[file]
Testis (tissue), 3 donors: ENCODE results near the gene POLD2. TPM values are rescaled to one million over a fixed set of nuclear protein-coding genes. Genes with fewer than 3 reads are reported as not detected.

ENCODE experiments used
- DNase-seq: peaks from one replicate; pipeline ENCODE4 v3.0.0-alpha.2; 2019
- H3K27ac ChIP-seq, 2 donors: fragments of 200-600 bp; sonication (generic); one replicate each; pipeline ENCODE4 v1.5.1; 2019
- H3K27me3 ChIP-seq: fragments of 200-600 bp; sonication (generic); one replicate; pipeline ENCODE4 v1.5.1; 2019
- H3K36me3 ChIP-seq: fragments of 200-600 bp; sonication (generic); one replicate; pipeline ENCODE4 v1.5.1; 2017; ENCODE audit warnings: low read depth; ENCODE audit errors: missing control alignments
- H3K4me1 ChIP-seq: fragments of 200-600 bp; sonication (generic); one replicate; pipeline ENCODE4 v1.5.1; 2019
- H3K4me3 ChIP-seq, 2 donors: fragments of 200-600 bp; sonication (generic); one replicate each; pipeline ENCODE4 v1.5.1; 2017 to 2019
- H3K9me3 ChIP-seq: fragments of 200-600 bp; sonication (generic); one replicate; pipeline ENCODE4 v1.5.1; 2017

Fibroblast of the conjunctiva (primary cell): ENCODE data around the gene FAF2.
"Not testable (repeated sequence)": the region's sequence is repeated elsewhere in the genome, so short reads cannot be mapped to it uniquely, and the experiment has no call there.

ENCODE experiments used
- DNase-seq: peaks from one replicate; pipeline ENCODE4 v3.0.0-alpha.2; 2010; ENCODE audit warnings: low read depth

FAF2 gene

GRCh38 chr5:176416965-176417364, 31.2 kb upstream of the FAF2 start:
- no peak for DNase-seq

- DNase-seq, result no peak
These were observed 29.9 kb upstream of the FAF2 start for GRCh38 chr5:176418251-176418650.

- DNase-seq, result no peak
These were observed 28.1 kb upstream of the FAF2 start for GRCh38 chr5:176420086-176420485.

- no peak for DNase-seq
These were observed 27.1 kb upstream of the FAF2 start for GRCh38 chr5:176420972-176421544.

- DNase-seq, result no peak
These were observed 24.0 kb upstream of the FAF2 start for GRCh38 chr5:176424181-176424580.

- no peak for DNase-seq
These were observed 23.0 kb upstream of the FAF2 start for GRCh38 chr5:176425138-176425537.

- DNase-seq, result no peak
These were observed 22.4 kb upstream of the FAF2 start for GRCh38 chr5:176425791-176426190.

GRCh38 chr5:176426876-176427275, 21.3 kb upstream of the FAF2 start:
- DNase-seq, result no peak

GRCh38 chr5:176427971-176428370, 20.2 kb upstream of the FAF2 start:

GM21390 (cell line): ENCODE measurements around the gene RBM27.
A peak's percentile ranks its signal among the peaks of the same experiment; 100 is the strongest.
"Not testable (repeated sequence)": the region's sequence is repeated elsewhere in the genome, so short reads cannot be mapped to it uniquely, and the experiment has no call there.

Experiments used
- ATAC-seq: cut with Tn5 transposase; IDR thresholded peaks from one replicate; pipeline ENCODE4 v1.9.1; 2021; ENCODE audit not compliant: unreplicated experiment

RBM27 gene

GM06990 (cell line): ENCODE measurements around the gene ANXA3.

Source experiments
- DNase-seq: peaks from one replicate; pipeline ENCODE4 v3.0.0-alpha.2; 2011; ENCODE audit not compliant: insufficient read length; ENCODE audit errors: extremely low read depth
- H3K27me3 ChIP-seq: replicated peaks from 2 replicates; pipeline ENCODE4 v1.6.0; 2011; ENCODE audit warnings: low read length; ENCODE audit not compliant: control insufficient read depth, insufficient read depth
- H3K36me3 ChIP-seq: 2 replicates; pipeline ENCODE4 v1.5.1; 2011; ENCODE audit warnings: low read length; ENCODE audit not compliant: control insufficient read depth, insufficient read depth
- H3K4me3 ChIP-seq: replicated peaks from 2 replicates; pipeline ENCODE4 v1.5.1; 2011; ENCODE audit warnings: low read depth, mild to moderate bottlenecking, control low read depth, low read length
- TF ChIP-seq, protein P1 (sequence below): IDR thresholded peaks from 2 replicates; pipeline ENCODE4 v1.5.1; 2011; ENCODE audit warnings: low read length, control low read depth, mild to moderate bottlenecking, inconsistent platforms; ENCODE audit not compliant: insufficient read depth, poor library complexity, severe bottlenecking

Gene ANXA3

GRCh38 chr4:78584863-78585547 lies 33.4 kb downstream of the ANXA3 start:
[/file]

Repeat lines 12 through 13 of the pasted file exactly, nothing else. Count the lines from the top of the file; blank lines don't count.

ENCODE experiments used
- DNase-seq: peaks from one replicate; pipeline ENCODE4 v3.0.0-alpha.2; 2010; ENCODE audit warnings: low read depth